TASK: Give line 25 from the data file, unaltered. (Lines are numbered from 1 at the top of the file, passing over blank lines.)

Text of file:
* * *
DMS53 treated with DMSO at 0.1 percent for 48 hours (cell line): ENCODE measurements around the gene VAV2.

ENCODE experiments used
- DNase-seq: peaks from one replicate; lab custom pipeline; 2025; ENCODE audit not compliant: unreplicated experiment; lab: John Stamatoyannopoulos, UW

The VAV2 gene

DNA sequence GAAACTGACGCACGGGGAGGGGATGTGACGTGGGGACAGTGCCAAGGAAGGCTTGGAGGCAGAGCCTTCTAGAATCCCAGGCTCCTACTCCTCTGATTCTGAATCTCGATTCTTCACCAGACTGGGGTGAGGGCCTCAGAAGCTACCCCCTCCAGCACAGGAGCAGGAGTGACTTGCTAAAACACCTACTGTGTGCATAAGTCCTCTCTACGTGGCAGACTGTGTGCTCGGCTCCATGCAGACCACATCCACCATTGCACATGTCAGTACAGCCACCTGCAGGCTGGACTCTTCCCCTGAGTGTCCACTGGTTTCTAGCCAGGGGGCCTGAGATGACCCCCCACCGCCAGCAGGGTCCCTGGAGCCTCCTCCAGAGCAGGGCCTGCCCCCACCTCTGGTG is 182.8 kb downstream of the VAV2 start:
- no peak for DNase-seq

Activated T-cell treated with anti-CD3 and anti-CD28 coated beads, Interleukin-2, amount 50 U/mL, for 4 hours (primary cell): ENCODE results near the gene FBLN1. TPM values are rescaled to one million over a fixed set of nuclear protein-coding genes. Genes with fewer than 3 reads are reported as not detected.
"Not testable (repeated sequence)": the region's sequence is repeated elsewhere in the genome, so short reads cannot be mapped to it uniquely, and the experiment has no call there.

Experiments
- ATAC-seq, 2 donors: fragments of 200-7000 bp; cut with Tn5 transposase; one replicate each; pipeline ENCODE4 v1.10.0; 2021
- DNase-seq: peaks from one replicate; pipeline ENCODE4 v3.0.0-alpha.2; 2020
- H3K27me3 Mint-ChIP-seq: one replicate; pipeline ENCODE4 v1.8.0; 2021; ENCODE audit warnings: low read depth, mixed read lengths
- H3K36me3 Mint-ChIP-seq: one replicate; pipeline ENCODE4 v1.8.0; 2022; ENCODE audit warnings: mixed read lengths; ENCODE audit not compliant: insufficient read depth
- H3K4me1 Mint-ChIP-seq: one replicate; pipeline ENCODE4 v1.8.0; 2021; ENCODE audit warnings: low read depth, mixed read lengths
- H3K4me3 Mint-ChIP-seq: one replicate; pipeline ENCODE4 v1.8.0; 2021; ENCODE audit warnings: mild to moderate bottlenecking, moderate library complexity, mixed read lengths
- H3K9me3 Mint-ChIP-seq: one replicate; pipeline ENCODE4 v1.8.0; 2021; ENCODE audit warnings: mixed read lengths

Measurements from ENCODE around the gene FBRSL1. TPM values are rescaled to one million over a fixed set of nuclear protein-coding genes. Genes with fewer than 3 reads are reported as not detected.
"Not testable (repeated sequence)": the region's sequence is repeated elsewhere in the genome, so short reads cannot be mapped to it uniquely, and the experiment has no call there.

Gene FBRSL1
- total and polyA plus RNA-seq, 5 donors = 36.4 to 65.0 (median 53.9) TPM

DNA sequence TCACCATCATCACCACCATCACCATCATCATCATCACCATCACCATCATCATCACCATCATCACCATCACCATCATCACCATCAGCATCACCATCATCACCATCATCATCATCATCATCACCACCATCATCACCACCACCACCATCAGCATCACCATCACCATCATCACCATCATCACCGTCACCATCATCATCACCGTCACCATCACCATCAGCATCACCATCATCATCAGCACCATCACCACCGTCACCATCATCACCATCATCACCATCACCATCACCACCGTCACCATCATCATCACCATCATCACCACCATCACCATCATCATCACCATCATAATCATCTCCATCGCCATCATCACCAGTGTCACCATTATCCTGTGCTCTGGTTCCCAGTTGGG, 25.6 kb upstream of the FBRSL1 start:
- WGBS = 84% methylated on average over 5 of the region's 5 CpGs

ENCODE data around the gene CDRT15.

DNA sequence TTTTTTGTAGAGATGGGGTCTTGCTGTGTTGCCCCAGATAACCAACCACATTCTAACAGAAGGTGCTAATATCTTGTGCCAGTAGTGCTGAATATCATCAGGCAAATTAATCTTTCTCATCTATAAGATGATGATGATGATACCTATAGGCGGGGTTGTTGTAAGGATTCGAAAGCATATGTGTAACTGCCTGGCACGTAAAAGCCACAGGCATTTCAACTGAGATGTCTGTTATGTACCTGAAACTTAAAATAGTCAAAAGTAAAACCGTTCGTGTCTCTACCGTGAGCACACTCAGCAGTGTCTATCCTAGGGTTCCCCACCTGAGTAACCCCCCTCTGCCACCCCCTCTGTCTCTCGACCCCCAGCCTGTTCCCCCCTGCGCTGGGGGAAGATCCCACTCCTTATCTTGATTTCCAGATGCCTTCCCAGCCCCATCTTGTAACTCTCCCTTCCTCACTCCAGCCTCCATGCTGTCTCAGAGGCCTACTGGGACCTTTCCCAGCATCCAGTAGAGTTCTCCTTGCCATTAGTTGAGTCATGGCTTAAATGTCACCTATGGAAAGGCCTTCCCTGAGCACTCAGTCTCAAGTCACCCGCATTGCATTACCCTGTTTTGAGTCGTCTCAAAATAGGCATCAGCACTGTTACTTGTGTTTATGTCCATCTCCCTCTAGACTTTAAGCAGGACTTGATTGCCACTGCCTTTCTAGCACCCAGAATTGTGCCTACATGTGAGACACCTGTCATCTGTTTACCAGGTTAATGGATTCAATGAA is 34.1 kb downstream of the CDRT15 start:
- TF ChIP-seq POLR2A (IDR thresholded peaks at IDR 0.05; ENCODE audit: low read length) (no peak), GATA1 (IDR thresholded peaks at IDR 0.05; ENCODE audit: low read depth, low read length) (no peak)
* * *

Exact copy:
- TF ChIP-seq POLR2A (IDR thresholded peaks at IDR 0.05; ENCODE audit: low read length) (no peak), GATA1 (IDR thresholded peaks at IDR 0.05; ENCODE audit: low read depth, low read length) (no peak)